Climate + Poverty

Advancing Climate Solutions

The Climate + Poverty initiative identifies and supports opportunities to confront climate change in ways that align with our mission to alleviate global poverty. By applying a rigorous approach to working at the intersection of climate and poverty, we are developing a base of knowledge about solutions that address two major world crises.

King Philanthropies is investing in a variety of organizations that operate within that intersectional space. A signature element of this work is the King Climate Action Initiative (K-CAI), a joint effort of King Philanthropies and the Abdul Latif Jameel Poverty Action Lab (J-PAL) at MIT. The goal of K-CAI is to design, test, and evaluate interventions that simultaneously address climate change and poverty. K-CAI also works with decision-makers to catalyze the scaling of high-impact, evidence-based policy solutions.


Climate change threatens the well-being of everyone on the planet. But it poses an especially acute threat to people in extreme poverty (defined as living on less than $1.90 a day). Today, 2 billion people live in or near poverty. By 2030, according to an estimate by the United Nations, climate change will not only push an additional 100 million people into extreme poverty but also displace more than 200 million people worldwide.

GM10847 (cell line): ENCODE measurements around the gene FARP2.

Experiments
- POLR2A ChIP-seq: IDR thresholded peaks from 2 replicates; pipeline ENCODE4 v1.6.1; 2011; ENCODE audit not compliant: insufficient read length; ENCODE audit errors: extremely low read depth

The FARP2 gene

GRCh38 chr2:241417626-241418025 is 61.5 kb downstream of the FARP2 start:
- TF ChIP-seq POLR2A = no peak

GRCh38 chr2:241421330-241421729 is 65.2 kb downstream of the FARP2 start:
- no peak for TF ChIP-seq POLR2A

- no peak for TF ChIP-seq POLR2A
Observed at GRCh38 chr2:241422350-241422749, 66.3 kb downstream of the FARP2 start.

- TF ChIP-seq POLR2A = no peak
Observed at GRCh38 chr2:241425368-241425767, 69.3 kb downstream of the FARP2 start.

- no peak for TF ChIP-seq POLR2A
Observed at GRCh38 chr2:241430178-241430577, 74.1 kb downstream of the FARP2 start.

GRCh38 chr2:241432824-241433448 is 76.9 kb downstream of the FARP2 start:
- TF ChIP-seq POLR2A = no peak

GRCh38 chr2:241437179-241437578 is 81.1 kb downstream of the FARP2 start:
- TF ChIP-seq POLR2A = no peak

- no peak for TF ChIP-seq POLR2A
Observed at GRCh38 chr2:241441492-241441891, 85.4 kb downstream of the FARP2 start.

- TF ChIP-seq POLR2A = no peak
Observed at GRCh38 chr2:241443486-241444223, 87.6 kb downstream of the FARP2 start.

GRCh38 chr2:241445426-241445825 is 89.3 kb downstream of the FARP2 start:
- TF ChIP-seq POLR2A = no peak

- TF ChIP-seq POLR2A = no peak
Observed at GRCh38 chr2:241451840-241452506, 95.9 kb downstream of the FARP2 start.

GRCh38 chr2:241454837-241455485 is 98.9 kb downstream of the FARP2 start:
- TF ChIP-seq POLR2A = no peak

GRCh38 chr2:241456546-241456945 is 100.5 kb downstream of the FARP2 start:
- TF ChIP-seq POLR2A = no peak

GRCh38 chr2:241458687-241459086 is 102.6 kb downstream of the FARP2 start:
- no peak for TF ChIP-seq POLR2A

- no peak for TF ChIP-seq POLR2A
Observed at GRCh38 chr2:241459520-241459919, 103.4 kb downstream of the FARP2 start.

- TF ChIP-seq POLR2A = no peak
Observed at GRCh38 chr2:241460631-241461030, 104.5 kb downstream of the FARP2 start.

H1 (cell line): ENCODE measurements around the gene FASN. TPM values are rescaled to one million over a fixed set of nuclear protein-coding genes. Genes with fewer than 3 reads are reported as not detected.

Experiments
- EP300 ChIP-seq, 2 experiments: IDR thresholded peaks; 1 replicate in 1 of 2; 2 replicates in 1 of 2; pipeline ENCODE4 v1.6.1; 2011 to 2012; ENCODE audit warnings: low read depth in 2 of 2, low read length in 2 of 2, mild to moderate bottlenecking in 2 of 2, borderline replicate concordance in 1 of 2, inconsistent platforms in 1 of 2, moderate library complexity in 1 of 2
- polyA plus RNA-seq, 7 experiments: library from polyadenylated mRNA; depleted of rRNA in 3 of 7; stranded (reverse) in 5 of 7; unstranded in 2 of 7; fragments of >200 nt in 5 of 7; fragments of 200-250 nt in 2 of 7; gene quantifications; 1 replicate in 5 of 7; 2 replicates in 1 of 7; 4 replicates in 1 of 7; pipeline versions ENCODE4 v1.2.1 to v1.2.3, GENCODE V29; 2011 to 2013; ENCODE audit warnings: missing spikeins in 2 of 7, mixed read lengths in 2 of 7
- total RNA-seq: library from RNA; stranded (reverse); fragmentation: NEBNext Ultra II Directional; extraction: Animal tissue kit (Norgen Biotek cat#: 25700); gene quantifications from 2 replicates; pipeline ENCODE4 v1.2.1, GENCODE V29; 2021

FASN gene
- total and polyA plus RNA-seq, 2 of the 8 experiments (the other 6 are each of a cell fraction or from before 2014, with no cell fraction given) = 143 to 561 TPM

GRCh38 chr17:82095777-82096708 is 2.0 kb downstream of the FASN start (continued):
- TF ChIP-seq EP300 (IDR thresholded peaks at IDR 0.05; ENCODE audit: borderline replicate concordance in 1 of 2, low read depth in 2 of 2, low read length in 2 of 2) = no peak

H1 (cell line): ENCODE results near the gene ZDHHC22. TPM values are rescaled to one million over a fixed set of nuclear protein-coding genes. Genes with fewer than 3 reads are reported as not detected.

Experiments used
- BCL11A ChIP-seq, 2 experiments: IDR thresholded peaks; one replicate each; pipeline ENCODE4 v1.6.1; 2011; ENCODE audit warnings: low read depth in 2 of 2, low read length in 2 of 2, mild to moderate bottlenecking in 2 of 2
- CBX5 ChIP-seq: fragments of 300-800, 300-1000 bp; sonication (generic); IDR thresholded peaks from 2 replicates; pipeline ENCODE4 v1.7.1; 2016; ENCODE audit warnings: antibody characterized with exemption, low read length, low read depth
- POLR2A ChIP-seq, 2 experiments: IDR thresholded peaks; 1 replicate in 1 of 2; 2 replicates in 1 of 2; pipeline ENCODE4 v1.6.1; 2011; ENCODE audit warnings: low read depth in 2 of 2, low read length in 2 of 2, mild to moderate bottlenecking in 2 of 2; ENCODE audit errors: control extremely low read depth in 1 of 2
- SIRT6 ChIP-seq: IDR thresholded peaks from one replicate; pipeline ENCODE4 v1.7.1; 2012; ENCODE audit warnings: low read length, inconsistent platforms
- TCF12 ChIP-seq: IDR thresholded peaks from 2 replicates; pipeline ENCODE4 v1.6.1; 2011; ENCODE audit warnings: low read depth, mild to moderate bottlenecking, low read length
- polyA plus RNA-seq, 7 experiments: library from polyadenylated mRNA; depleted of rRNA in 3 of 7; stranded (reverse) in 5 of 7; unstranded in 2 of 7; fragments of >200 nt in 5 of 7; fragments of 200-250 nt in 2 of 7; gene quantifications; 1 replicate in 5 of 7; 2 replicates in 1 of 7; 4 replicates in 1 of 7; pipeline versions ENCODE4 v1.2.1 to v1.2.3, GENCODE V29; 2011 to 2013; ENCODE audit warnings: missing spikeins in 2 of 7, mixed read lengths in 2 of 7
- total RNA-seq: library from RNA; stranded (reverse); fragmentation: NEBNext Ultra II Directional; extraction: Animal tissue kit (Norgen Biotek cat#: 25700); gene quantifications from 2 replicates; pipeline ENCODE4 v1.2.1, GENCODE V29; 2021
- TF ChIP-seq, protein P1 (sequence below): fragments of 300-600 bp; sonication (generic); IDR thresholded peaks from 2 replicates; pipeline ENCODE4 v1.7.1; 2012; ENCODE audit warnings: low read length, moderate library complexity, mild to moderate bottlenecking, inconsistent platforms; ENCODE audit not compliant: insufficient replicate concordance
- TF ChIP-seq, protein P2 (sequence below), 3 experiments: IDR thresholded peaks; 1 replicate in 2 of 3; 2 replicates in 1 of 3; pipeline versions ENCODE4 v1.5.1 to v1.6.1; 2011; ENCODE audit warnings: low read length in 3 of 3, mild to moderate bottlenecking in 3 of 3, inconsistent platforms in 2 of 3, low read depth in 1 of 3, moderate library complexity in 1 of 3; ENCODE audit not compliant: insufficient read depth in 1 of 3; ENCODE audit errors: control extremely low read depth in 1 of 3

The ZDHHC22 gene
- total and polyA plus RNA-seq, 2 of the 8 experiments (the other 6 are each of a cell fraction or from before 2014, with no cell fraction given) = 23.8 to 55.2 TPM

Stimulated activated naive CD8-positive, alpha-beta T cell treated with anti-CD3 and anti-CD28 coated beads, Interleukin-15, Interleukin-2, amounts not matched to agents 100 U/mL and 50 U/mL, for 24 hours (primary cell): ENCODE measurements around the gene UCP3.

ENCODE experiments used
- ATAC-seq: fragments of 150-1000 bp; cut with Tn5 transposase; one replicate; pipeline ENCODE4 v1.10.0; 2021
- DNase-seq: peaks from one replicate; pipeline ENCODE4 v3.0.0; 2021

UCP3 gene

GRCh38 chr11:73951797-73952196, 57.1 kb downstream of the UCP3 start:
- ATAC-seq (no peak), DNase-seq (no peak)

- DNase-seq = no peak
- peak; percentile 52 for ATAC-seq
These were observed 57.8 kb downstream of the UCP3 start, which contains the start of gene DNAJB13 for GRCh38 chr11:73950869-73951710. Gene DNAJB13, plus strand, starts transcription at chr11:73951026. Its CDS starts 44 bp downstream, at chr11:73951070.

We see an opportunity to connect two distinct fields within the social sector. Climate change funders focus mainly on reducing greenhouse gas emissions in high-emitting countries. Global development funders, meanwhile, focus mainly on improving the lives of the people who live in the world’s poorest regions. Relatively few funders are investing in climate mitigation efforts that will specifically target those who live in extreme poverty.

Today, of course, the world’s poorest people are not a major source of climate-change-causing emissions. Even so, building a low-carbon pathway to prosperity for that population will be critical to achieving the dual goals of alleviating poverty and limiting the increase in global temperatures.

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